One of the nicest advantages of having your own business is the ability to hire a team of dynamic people to help drive the business vision. To work alongside you to achieve your original purpose of why you started the business. In the past, I have had amazing opportunities to work in businesses with amazing teams. Together we achieved phenomenal results and these unforgettable experiences have stayed with me throughout my career.
Why is it then that I hear some business owners and managers complaining about their teams? What went wrong and why do some businesses have awesome teams and others have a group of disgruntled individuals, who in their minds take up space and waste time?
Here are my thoughts on what I believe are some of the reasons:
Hire for attitude and train for skill
A saying attributed to Herb Kelleher, co-founder of Southwest Airlines and popularised by many others over the years.
A successful business is not just about having a group of competent and skilled employees doing their jobs. It runs so much deeper. A successful business is made up of a group of individuals who are competent, but and this is a big but, who are positive, intrinsically motivated and share in the understanding of what teamwork is all about and how it influences the end goal.
So, the next time you are hiring, think beyond the qualifications, think how the individual will fit and positively influence and integrate into your culture.
This is probably the most important reason for me. Our value system is our internal compass. We base all of our decisions on our value system. If your team members do not share in similar values and if their personal value systems do not align to the company values, then you will find a high propensity for internal negative conflict, a lack of unity and focus.
If you have a set of company values, which I highly recommend that you do, share these with your team regularly. Talk about them often and how they influence the culture of your business. Talking openly about your values will also attract the right type of people to your business. People who share similar values will want to work with you, engage with you and buy from you.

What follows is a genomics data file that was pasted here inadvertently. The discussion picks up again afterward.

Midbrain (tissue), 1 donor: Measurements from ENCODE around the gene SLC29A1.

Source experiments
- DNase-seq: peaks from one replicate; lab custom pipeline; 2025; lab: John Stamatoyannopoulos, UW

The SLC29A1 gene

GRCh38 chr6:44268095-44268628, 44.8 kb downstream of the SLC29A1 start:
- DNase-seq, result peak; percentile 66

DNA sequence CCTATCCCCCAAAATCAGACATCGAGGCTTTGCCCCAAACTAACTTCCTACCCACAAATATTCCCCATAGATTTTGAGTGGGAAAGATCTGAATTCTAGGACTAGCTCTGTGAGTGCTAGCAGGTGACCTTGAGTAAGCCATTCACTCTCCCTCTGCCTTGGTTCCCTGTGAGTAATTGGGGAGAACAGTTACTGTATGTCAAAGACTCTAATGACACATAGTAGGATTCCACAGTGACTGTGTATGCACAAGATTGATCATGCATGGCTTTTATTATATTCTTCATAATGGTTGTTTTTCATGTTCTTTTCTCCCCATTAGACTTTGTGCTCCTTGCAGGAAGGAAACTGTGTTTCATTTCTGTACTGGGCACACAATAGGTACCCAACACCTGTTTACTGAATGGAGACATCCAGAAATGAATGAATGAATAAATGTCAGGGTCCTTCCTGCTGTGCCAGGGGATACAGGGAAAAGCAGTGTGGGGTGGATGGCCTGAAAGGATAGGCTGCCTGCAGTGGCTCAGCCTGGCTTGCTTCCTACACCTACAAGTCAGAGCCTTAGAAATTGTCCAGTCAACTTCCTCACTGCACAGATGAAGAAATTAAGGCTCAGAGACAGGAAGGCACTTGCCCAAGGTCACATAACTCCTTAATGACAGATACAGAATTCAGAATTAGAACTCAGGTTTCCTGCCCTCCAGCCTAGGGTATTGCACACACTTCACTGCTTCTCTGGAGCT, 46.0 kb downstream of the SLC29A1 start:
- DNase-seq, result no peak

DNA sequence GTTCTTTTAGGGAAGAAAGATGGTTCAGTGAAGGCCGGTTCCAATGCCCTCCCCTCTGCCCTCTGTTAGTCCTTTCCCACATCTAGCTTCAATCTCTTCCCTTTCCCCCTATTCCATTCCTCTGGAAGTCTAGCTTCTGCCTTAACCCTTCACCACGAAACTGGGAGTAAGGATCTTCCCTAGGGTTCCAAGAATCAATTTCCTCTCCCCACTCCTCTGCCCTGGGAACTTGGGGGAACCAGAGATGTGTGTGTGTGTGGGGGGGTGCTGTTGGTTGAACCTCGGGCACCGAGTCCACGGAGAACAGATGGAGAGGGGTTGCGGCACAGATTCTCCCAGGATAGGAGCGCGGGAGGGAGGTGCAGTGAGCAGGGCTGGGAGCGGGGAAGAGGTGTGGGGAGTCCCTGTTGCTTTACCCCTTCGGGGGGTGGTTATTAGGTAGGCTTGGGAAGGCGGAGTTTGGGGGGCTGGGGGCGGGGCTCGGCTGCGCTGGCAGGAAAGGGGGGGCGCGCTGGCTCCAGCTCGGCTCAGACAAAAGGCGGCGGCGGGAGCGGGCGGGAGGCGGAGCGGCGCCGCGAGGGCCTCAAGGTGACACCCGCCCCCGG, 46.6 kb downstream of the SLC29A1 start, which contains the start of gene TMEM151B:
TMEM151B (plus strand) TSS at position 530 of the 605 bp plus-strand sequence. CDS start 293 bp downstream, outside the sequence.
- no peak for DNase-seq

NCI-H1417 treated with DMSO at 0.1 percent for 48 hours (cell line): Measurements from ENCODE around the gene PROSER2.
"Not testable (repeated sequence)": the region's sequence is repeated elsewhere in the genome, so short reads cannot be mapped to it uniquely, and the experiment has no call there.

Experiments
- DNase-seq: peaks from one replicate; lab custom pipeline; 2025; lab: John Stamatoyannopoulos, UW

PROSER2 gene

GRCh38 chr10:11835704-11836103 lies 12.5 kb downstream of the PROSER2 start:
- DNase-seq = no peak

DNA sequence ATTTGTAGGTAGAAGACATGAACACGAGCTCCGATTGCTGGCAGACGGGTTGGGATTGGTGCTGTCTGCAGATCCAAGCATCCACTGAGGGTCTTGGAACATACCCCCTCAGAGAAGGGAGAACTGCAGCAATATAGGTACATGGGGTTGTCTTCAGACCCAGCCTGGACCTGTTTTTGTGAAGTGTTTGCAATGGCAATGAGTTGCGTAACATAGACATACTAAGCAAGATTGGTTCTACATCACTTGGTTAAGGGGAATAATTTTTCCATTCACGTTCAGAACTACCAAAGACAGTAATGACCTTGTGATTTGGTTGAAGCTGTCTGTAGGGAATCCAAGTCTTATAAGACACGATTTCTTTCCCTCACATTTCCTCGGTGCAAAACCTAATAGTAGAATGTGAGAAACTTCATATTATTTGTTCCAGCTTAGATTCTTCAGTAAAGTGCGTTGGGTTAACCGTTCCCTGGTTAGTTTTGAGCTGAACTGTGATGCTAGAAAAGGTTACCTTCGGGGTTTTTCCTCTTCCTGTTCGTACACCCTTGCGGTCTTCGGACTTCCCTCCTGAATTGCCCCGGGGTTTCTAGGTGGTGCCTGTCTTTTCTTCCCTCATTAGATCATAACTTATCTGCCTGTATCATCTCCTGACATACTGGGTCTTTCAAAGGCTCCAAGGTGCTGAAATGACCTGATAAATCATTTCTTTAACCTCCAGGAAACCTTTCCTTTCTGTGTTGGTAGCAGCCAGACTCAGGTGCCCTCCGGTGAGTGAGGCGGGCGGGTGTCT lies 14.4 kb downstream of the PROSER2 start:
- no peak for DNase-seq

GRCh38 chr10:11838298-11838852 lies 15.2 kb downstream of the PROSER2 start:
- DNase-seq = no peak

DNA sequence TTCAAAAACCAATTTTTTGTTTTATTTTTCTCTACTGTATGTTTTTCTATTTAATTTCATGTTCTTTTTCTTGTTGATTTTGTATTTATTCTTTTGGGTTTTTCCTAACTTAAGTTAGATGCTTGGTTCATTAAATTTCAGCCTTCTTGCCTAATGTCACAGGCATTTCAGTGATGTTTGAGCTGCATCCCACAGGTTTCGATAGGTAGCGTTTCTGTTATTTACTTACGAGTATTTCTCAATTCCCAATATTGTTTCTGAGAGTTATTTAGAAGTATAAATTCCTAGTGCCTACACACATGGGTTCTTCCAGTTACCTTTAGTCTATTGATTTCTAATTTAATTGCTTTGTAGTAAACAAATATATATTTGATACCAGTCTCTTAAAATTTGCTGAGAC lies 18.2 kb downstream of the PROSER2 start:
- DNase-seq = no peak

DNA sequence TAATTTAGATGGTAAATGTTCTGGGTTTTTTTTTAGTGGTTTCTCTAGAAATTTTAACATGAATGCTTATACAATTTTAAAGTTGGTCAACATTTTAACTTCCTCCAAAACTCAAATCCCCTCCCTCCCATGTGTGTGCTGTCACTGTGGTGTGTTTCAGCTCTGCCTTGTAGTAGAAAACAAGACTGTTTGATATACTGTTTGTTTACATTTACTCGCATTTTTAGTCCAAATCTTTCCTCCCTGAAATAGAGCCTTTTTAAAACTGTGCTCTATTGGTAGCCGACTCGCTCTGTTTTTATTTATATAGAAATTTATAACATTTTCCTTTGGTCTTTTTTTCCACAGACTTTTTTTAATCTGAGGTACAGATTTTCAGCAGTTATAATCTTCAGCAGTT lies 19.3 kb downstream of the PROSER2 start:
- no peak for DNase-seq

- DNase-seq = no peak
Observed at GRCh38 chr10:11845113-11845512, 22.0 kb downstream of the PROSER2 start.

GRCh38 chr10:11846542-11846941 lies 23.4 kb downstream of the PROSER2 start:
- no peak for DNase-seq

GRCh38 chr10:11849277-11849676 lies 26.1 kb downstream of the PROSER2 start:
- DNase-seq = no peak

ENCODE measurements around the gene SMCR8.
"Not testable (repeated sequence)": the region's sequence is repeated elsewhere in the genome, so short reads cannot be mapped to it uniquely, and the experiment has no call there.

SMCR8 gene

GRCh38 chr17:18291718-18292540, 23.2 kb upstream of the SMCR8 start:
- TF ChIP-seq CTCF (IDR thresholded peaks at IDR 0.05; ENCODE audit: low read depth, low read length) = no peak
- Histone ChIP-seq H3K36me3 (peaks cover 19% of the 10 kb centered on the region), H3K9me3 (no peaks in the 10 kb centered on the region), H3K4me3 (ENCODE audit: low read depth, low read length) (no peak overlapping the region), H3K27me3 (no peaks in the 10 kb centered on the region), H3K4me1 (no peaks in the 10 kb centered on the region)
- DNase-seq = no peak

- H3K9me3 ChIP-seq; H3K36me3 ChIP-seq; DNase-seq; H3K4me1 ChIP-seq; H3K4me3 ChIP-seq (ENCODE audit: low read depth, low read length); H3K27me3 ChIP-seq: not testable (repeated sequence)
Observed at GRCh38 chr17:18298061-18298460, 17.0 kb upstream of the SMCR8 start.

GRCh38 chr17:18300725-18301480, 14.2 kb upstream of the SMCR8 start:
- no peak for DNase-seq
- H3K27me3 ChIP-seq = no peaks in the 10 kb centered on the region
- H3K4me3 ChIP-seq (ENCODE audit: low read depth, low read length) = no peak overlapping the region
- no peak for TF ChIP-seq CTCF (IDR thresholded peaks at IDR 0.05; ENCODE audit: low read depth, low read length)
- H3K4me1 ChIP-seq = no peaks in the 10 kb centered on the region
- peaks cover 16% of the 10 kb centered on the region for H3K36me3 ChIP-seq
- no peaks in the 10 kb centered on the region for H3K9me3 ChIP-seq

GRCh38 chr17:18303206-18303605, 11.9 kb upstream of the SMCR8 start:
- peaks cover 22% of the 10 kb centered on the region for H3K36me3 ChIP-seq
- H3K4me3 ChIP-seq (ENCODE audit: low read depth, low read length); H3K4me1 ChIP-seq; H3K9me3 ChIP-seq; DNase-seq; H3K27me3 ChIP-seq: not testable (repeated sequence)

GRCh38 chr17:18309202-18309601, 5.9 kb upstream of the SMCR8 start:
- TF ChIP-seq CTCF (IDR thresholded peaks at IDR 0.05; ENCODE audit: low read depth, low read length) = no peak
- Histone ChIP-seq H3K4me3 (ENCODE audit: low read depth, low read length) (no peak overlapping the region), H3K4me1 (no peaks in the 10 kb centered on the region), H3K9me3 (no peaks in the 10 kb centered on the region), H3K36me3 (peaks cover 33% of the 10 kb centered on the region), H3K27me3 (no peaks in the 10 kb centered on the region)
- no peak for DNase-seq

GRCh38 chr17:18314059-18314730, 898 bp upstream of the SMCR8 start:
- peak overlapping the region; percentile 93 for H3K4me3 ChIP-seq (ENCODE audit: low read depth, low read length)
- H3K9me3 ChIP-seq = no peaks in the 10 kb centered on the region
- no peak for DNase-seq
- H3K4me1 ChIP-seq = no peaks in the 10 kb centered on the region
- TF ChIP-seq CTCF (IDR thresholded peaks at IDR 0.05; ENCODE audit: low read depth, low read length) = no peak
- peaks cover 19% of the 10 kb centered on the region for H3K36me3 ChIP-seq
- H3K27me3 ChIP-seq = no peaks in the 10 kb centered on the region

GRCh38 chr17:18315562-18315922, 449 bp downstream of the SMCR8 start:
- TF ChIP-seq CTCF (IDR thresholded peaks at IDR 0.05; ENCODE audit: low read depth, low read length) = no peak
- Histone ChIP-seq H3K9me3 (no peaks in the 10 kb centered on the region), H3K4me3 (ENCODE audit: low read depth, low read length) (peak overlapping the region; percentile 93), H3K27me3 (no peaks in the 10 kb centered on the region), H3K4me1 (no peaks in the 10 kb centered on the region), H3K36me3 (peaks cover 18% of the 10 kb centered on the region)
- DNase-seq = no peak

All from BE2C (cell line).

When on-boarding a new employee it is essential to clarify your expectations. Assuming that they know what you expect already is a recipe for disaster. Be clear in your needs, provide examples and details, be specific around targets and lastly be realistic.
In the early days of on-boarding, make time and spend quality time with them to set them up for success. Over the months and years, make it a habit to spend time with your team members on a regular basis – either through weekly, monthly meetings, regular reviews and/or training and coaching initiatives. Showing them that you are interested in them, thankful to them for doing their jobs, and being valuable contributors in the business; this regular communication builds good relations, loyalty and trust.
It doesn’t matter where you work, one of the most successful businesses in the world or one of the most dysfunctional, there will always be conflict. It is how the conflict is managed that separates the normal from the dysfunctional.
As a business owner it is your responsibility to deal with the negative conflict. To shine a spotlight on it and to ensure it gets sorted out. So often I see conflict situations get brushed under the carpet and ignored – assumed they will go away on their own? No such luck. Unresolved conflict doesn’t go away it just gets worse. It seeps into the working environment and becomes toxic. By shining a spotlight on an issue and managing it correctly, demonstrates to your team that you will not tolerate bad conflict, bullying or toxic people. This helps to provide a safe working space for your team, who I can assure you will be exceptionally grateful to you.
This can also be called a vision or as Simon Sinek likes to call it a just cause.
Being clear on your company vision, key prioritise and measurements is essential. Why? It keeps everyone on the same page working towards a common goal. This eliminates confusion within the team as they all understand what the final objective is.
The secret to keeping this vision alive, is for you the business owner to constantly remind your team of what you are working towards. People pay attention to what is given attention. So, if you are focusing on the goals, your team will as well.
The final learning here is that it’s the responsibility of the business owner to manage their team. If they are acting out or becoming disgruntled you need to manage it. Holding up your hands and rescinding blame is pointless. Figure out why these issues are happening, then put measurements and strategies in place to prevent them from reoccurring. Take ownership and responsibility for your teams!
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